“Who died and made you ref?”

      “I do not have to be a referee to point out an obvious rule. If you are unaware of even the most basic guidelines of the game, you should not be playing.”

      “Says who?”

      “I had not been aware that the origin of the voice you are hearing was that much of a mystery to you.”

      The Grarrl was getting ticked off. “Listen, you little punk, if you think I’m going to take an order from a shrimp like you seriously, you’ve got another think coming! You’re hardly even worth putting in my radar.”

      For the first time in the confrontation, a hint of emotion coloured the Zafara’s features as amusement quirked the corner of her mouth. “If ever it becomes important to me for you to take me seriously, I am certain that I could arrange for that to happen. In the meantime, my position in your sonic scanning system hardly matters.”

      Mildly bewildered, the Grarrl ducked behind the first question that popped into his head. “Do you always talk so weird?”

      “Do you always talk so much?”

      Exasperated and rattled by the Zafara’s cool demeanour, the Grarrl demanded, “Since when is it any of your business, anyway, whether I cross the goal line or not?”

      “Since the moment when I noted that you are incapable of behaving yourself without proper supervision.”

      The Grarrl gritted his teeth. Since when was he a little kid who needed ‘proper supervision’?! “Supervise this!”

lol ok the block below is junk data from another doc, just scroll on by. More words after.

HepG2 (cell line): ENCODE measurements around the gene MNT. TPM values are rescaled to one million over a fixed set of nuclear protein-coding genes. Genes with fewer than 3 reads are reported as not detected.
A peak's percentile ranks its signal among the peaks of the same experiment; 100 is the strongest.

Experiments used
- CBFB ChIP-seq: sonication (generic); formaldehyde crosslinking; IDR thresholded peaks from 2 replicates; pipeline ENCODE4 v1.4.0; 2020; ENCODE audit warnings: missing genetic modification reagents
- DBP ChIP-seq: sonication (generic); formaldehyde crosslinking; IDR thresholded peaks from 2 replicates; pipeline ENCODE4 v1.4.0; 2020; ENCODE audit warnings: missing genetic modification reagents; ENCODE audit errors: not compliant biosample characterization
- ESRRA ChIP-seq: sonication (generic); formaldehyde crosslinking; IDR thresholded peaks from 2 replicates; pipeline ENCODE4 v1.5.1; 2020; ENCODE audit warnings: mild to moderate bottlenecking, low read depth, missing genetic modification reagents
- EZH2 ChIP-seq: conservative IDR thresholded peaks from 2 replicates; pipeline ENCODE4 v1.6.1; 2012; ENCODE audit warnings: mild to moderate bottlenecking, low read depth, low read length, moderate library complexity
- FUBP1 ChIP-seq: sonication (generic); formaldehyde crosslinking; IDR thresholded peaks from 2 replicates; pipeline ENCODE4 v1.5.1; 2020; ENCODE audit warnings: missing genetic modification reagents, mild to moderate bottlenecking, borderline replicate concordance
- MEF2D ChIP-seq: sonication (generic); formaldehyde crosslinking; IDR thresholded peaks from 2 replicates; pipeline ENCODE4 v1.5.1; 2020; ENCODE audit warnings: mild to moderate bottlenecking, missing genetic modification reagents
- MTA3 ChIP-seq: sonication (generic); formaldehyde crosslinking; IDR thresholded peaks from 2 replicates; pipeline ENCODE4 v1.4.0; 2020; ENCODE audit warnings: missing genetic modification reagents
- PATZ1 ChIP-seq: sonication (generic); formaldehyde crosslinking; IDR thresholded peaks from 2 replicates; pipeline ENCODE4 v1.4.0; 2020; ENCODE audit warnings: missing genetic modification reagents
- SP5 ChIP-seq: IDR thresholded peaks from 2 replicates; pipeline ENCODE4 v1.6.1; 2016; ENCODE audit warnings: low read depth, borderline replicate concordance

The Zafara’s leathery wings flared for balance, but the only other move she made to acknowledge the fist that sped toward her head was to raise a paw and block it. The Grarrl took hold of the intervening appendage and squeezed fiercely, hoping to elicit some display of pain... then he backed off in startled alarm.

      The claws that had been forced into visibility by the crushing pressure his paw had exerted glittered with mechanical implants, scattering whispers of “Tenultra!” through the assembled kids and causing several of them to take a step back. The Grarrl backed off even farther, the better part of his cockiness vanishing.

      A soft sigh rose from Tenultra as she resumed her natural Kougra form. She had hoped to quench this fight in anonymity and then quietly slip away; after years of living in the shadow of other peoples’ prejudices, the building of a reputation was something she preferred to avoid. Too late for that, now. “So,” she asked, a trace of weariness carried over from years of witnessing such strong reactions to her presence making itself heard in her voice, “do you still want to fight me over this?”